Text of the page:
ALERT: If there are grammatical errors or logical errors, please let us know, thank you.
If we really want to be able to find vulnerabilities in a computational system, we cannot fail to know the system architectures, such as memory allocations and the management of abstraction (and not) PC software. In fact, if we didn’t know that the basic unit of memory is byte, we wouldn’t understand how many of the software vulnerabilities are born and exploited. So in this article I will discuss the theoretical bases of the architecture of systems and continue with Assembly. I would advise you to always go into the subjects that I am going to deal with in this section, considering that the more things you know, the easier it is to understand and be able to exploit a vulnerability.
Well, now here some information will be listed that it to be know obligatorily.
- The memory base unit is the bytes that are stored in memory marked with a unique number that is its address.
- Often the memory can be exploited even in pieces larger than a single byte, and to these larger sections have been given names, which are:
- Word: 2 Byte
Double Word: 4 Byte
Quad Word: 8 Byte
Paragraph: 16 Byte
- All of data in memory are numeric. The characters are stored using an character code that associating a number for each character.
- The CPU can access data in registers in much faster than data in memory.
- Computer hardware provides a mechanism called Interrupts, which is used to interrupt an ordinary flow of a program to process events that require rapid response.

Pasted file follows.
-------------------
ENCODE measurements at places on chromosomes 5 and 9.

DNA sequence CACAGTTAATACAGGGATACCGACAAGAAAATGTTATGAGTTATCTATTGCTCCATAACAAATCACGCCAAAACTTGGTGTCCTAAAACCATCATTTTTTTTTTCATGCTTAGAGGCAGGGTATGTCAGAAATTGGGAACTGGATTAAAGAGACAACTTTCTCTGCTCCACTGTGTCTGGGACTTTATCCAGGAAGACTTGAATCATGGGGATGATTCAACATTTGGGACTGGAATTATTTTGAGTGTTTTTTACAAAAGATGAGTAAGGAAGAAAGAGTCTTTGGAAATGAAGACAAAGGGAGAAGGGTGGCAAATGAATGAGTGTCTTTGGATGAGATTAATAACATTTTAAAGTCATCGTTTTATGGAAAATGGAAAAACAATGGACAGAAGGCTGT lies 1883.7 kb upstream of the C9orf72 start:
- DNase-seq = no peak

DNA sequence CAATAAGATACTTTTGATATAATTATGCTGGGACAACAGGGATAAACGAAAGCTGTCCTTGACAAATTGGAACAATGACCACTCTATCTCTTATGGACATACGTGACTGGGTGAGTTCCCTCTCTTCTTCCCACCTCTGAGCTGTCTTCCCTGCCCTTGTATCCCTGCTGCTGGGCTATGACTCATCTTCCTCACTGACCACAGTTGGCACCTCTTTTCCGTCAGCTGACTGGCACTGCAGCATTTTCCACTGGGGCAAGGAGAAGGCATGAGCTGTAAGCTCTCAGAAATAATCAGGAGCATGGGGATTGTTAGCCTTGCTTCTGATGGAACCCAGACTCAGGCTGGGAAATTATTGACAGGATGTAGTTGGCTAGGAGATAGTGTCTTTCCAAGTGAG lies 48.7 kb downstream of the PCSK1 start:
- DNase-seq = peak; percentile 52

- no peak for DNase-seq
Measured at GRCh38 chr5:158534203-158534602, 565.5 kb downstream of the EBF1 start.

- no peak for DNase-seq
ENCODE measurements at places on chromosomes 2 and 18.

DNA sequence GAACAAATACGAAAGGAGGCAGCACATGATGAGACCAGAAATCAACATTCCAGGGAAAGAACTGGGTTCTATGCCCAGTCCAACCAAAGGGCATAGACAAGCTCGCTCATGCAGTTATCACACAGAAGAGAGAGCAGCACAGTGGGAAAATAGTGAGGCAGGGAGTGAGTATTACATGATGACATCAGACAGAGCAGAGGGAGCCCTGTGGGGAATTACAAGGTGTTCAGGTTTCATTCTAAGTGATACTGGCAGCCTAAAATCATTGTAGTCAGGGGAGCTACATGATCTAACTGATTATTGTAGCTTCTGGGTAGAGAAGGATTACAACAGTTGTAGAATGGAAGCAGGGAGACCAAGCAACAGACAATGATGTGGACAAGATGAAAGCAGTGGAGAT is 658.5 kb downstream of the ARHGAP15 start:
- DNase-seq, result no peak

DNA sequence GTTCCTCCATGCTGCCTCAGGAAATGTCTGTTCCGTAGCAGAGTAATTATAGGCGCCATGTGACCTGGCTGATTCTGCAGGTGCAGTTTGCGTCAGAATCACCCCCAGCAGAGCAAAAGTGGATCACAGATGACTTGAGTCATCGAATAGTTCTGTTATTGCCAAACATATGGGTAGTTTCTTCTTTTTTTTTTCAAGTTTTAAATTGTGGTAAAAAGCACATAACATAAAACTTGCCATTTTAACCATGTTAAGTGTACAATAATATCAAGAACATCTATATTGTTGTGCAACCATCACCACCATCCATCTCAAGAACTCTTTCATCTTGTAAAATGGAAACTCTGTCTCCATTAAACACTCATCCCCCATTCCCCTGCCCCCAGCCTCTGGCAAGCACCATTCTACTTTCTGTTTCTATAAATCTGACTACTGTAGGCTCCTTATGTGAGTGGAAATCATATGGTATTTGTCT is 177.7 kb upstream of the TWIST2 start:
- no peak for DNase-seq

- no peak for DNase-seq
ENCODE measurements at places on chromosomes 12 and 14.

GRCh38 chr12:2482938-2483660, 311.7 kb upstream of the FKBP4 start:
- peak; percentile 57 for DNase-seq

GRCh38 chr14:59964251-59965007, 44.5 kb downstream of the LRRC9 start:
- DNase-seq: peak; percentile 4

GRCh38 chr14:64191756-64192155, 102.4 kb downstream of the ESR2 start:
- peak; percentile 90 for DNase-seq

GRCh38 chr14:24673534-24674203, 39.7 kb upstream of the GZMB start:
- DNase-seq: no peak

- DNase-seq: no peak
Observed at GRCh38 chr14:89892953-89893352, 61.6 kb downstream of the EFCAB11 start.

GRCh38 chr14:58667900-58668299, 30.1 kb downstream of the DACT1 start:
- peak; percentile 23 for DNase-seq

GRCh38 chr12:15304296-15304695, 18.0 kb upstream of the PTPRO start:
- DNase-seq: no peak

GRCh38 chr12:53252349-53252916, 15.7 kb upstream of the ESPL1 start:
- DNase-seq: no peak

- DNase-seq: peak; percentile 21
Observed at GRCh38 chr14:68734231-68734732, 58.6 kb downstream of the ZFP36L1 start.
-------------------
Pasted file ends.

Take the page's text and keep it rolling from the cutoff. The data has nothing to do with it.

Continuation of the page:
- Each assembly instruction represents exactly one machine language instruction
- Each CPU type only understands its machine language.
In this article we will discuss Assembly with 32/16/8-bit registers, because it is important to know how to work with both architectures and above all it will be useful for a conversion of some exploits.
It should be borne in mind that each instruction consists of an instruction in mnemonic format (understandable to human beings) more than optional operands based on menmonic (topics).
The calculator includes the opcode represented by mnemonic and the oprand represented the arguments or operands.
Fortunately, this conversion is the task of the assembler.
A directive is an artifact of assembler, not CPU. Directives are generally used to instruct the assembler to do something or to inform him of something.
They are not translated into machine code.
Byte -> B Word -> W Double Word -> D Quad Word -> Q 10 Bytes -> T
To define memory spaces, data segments are used, there are two ways to do this work and they are:
The use of the RESX Directive (which will be replaced by the letter identifying the stored objects)
The alternative use of the DX Directive where letter X has the same use as the RESX Directive and can take the same values.
L1 dw 4 L2 db 100000000b L3 db "w","o","r","d","d", 0
And instead for RESX
L4 resb 10 ; Reserve 10 byte-size leases
Another very important point is the following:
L5 db 0.1,2.3 L6 db "h","a","c","k","k", 0 L7 db' hack', 0
In L5 I define 4 bytes.
In L6 I define a string:”hack”.
In L7 I define the same result as the L6 string.
There are many things to take into account when planning an assembly, for example, you have to take special care about it:
The DD directive can be used with both integers and single precision floating point constants (single-precision floating point and’ equivalent to a float type C variable).